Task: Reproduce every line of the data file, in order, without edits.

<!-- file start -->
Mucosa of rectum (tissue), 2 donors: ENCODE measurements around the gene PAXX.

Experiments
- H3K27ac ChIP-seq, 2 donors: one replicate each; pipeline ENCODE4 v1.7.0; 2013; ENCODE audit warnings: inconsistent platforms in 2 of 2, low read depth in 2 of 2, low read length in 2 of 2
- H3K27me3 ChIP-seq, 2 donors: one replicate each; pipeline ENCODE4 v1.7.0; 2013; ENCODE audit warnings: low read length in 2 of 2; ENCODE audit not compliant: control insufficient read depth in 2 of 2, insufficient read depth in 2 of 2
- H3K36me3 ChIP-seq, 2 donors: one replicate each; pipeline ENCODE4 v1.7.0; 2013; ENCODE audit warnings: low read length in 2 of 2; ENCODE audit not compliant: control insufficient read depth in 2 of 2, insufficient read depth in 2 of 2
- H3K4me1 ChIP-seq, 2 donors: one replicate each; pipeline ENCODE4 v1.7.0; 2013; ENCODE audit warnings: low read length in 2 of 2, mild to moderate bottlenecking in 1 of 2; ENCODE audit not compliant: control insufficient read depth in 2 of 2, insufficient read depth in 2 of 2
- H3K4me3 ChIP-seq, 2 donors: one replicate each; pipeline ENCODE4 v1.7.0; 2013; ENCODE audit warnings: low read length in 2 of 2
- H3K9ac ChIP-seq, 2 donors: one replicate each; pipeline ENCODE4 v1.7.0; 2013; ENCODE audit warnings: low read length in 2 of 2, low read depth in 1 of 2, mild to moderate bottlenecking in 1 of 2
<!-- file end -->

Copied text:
Mucosa of rectum (tissue), 2 donors: ENCODE measurements around the gene PAXX.

Experiments
- H3K27ac ChIP-seq, 2 donors: one replicate each; pipeline ENCODE4 v1.7.0; 2013; ENCODE audit warnings: inconsistent platforms in 2 of 2, low read depth in 2 of 2, low read length in 2 of 2
- H3K27me3 ChIP-seq, 2 donors: one replicate each; pipeline ENCODE4 v1.7.0; 2013; ENCODE audit warnings: low read length in 2 of 2; ENCODE audit not compliant: control insufficient read depth in 2 of 2, insufficient read depth in 2 of 2
- H3K36me3 ChIP-seq, 2 donors: one replicate each; pipeline ENCODE4 v1.7.0; 2013; ENCODE audit warnings: low read length in 2 of 2; ENCODE audit not compliant: control insufficient read depth in 2 of 2, insufficient read depth in 2 of 2
- H3K4me1 ChIP-seq, 2 donors: one replicate each; pipeline ENCODE4 v1.7.0; 2013; ENCODE audit warnings: low read length in 2 of 2, mild to moderate bottlenecking in 1 of 2; ENCODE audit not compliant: control insufficient read depth in 2 of 2, insufficient read depth in 2 of 2
- H3K4me3 ChIP-seq, 2 donors: one replicate each; pipeline ENCODE4 v1.7.0; 2013; ENCODE audit warnings: low read length in 2 of 2
- H3K9ac ChIP-seq, 2 donors: one replicate each; pipeline ENCODE4 v1.7.0; 2013; ENCODE audit warnings: low read length in 2 of 2, low read depth in 1 of 2, mild to moderate bottlenecking in 1 of 2